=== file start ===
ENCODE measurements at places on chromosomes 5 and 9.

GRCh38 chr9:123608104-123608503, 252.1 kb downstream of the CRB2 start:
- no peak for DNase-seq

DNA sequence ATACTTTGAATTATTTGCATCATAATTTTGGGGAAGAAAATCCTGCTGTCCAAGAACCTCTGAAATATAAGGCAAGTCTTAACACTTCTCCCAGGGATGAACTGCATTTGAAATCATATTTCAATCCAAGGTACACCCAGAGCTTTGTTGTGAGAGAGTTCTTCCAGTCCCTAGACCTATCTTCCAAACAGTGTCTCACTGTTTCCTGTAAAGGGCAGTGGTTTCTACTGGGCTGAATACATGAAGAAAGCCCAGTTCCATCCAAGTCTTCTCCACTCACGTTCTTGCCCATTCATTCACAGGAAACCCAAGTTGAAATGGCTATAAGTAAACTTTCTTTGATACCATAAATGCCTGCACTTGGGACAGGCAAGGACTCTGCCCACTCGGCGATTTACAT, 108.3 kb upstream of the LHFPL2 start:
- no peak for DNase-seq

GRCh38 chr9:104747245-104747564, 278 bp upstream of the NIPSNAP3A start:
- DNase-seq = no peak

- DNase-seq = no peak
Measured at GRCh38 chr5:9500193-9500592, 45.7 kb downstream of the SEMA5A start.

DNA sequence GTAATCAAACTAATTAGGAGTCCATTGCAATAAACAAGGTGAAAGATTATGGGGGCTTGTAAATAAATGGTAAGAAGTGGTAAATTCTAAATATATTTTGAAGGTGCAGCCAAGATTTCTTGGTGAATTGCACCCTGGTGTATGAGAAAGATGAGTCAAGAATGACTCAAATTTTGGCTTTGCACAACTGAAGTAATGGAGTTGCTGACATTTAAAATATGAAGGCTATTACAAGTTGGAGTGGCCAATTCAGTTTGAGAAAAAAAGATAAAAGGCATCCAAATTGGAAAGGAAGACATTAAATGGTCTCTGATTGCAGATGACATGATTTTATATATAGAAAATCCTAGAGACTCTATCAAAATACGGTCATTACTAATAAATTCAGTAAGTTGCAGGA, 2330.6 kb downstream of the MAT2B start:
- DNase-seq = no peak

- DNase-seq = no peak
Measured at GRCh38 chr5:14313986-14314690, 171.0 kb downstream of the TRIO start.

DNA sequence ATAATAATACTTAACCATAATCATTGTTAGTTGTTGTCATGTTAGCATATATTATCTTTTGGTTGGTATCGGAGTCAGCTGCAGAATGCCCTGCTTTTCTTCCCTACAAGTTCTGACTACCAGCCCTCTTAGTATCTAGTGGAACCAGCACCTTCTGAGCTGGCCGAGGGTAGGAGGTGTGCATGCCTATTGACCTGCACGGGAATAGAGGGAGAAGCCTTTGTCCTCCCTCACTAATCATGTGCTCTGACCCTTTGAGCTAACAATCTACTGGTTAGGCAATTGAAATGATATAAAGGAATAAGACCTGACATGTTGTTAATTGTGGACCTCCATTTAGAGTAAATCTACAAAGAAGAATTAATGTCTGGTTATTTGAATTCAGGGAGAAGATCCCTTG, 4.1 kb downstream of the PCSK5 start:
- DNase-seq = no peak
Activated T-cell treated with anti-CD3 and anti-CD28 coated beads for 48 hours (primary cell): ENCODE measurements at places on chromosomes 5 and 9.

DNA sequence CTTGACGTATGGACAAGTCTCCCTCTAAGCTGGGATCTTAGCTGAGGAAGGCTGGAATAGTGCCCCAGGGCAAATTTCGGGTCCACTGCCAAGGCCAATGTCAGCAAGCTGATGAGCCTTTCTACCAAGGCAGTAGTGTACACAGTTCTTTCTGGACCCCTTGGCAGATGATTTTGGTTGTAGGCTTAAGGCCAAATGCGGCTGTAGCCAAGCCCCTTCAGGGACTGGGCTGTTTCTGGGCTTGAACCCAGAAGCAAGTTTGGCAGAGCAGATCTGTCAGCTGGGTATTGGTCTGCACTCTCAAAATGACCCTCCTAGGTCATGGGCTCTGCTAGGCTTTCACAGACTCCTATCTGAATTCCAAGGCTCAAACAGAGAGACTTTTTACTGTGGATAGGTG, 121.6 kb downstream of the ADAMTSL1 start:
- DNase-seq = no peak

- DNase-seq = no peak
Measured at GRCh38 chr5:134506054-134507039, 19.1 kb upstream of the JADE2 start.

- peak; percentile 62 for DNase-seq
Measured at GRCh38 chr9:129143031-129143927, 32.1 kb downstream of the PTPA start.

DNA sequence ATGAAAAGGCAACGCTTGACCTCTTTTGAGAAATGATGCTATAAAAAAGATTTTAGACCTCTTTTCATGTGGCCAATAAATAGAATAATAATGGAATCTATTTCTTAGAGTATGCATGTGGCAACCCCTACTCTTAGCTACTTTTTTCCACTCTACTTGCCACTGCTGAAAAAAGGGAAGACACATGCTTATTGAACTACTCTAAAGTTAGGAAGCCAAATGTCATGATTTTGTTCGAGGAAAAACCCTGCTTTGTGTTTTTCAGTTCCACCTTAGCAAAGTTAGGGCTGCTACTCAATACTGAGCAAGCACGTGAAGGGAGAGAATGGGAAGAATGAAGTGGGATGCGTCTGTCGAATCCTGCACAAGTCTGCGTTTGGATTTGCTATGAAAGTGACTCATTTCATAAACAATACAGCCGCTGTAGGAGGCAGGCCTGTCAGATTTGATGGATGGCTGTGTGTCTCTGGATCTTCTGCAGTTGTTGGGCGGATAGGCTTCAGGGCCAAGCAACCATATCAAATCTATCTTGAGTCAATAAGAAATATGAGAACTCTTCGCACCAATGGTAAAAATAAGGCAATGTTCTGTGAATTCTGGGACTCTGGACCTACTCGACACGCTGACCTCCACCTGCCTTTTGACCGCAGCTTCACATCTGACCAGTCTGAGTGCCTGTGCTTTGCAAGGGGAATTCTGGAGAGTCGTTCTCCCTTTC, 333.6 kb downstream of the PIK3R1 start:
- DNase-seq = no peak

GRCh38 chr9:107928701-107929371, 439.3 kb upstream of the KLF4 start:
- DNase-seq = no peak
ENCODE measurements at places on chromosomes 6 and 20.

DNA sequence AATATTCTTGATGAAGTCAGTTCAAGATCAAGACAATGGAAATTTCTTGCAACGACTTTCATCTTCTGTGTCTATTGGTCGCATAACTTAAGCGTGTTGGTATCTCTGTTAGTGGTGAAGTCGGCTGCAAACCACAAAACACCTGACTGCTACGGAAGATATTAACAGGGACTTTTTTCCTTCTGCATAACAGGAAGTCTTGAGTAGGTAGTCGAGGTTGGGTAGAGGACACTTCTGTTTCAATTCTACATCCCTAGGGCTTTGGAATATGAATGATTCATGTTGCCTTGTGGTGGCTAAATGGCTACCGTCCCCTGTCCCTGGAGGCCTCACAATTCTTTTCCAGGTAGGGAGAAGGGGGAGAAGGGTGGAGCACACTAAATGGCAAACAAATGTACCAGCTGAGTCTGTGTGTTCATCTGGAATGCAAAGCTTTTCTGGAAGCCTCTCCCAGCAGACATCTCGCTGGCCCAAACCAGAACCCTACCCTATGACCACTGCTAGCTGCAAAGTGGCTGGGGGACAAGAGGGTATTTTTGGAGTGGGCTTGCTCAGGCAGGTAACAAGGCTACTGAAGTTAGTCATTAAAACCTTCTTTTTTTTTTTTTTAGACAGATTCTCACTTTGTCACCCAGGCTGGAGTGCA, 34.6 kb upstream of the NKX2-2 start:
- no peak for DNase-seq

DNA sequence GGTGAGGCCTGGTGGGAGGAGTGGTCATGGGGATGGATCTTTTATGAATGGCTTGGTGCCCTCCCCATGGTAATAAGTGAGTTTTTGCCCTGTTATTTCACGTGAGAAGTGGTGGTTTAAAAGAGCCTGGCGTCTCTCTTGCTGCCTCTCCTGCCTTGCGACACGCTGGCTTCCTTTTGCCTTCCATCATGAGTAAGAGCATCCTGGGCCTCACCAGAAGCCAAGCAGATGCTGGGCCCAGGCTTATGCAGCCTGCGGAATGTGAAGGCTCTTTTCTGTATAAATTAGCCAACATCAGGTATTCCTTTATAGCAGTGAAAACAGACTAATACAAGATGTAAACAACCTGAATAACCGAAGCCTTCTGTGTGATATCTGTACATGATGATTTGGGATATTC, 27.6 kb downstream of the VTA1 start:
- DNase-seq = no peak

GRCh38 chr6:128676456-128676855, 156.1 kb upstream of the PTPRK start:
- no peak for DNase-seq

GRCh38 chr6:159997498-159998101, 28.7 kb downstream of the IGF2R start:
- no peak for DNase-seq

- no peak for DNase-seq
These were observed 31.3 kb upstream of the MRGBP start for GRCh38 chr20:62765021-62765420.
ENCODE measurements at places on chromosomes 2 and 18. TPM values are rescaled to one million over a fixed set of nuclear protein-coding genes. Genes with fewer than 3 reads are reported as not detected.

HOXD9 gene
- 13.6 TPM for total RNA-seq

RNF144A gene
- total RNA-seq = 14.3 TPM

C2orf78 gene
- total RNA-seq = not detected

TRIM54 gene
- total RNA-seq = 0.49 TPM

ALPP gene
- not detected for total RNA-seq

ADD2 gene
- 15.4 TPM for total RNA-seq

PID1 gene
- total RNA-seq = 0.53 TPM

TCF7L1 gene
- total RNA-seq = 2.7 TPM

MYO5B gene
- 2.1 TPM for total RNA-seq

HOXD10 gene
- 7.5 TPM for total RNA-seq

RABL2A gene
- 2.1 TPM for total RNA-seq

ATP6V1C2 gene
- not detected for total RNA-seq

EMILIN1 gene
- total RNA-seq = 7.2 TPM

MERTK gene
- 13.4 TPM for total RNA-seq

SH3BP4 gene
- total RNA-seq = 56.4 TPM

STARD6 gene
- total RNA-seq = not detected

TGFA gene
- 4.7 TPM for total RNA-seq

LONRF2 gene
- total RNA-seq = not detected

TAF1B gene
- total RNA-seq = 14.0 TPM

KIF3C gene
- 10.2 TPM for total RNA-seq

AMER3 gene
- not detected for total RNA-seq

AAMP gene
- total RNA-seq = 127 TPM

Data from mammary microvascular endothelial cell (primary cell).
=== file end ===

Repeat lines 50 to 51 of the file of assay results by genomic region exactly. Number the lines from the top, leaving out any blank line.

- 15.4 TPM for total RNA-seq

PID1 gene